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AFAVORITE Washington fantasy this summer is that clever U.S. diplomacy might somehow succeed in splitting Syria from its current patron, Iran. The dream is a bipartisan indulgence — and probably quixotic. Instead, the United States and its allies would do better to turn quickly to the urgent matter of preventing war between Syria and Israel.
War fears have been fanned by a notable Syrian arms buildup. Damascus has purchased surface-to-surface missiles, antitank weapons and sophisticated air-defense systems. It is also believed to have received Iranian funds to pay Russia for missiles and a reported $1-billion purchase of five advanced MIG-31E fighter jets. Syria denies Israeli reports that it is rearming Hezbollah, whose weapons stores were depleted during its war with Israel last summer. But a recent report to the U.N. Security Council warned that poor security along the Syrian-Lebanese border allows arms smuggling to Hezbollah to continue.
Even more ominously, Syria has hinted that if Israel continues to spurn its offers to restart peace talks on the return of the Golan Heights, perhaps a war to retake the Golan might be its only option. The Bush administration has been opposed to Israeli-Syrian peace talks, which it sees as undermining its campaign to isolate and punish Syria. Israelis are divided on the matter, but so far their government has opted not to pursue talks — perhaps using U.S. resistance as a convenient excuse.
At last month's meeting with Israeli Prime Minister Ehud Olmert, President Bush finally stepped aside and said Israel was free to conduct whatever negotiations it wished with Syria — but the U.S. would not take part. That lessens prospects for peace, because an Israeli-Syrian pact is unlikely without U.S. mediation, or at least Washington's blessing. U.S. attempts to isolate Damascus have failed, and Syria's economy boomed last year despite U.S. sanctions and a steady decline in oil production. Is it worth risking war merely to keep Israel from talking to its longtime enemy?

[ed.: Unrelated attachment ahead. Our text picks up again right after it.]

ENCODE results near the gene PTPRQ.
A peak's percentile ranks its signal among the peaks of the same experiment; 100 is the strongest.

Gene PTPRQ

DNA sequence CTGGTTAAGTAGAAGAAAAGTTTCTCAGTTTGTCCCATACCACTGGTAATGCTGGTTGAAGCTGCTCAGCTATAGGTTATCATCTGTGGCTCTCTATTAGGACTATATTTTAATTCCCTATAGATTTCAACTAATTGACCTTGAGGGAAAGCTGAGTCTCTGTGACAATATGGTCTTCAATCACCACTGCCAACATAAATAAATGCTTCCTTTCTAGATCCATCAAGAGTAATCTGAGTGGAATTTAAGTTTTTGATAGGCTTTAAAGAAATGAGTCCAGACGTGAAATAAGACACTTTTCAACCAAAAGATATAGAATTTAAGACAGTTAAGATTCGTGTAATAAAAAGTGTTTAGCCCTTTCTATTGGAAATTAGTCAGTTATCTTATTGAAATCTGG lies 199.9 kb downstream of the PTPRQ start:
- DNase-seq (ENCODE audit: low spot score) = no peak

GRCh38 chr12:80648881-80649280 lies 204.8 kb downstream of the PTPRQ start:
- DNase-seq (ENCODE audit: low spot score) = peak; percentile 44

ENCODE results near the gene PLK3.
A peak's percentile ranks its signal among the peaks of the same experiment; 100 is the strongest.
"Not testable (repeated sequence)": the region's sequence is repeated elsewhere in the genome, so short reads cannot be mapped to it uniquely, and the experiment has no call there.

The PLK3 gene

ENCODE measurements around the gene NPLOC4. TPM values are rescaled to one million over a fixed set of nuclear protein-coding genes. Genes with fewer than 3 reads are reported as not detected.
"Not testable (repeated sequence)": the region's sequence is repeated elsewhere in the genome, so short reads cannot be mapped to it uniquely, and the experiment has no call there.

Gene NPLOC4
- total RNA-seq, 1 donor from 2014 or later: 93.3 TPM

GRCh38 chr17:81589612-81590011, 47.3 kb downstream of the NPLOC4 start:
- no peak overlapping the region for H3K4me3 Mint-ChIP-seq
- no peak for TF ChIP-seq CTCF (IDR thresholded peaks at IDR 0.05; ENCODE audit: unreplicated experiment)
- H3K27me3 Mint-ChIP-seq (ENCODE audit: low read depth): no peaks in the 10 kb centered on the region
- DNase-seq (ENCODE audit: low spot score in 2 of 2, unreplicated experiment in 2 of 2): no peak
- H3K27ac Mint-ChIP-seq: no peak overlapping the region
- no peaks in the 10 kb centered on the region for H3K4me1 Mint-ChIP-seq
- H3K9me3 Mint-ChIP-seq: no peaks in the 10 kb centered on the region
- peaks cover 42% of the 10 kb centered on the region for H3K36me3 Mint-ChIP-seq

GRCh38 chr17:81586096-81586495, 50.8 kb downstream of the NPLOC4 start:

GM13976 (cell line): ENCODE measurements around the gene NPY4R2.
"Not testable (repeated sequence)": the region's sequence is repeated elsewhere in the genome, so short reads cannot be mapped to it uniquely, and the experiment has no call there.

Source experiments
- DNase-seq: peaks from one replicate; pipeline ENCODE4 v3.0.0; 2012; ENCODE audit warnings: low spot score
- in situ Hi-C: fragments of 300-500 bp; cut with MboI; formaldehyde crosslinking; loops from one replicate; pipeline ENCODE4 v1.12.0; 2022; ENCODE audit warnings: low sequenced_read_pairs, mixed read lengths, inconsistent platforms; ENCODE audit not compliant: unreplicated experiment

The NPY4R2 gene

Meanwhile, opportunities mount for miscalculation. Israel does not want to appear weak in the eyes of Syria, nor does it want Damascus to fear an Israeli attack. Syria might not want war either, but it has reason for paranoia given its provocative role in supporting the Fatah al Islam militants and Hezbollah in Lebanon. Beirut or Gaza might easily provide the spark for a disastrous new Middle East war, perhaps fought by proxies.
Some analysts say Syria would not go to war against Israel without Iranian approval. But who wants to gamble on President Mahmoud Ahmadinejad's calculations of Iran's national interest? Diplomacy and deterrence are a safer bet.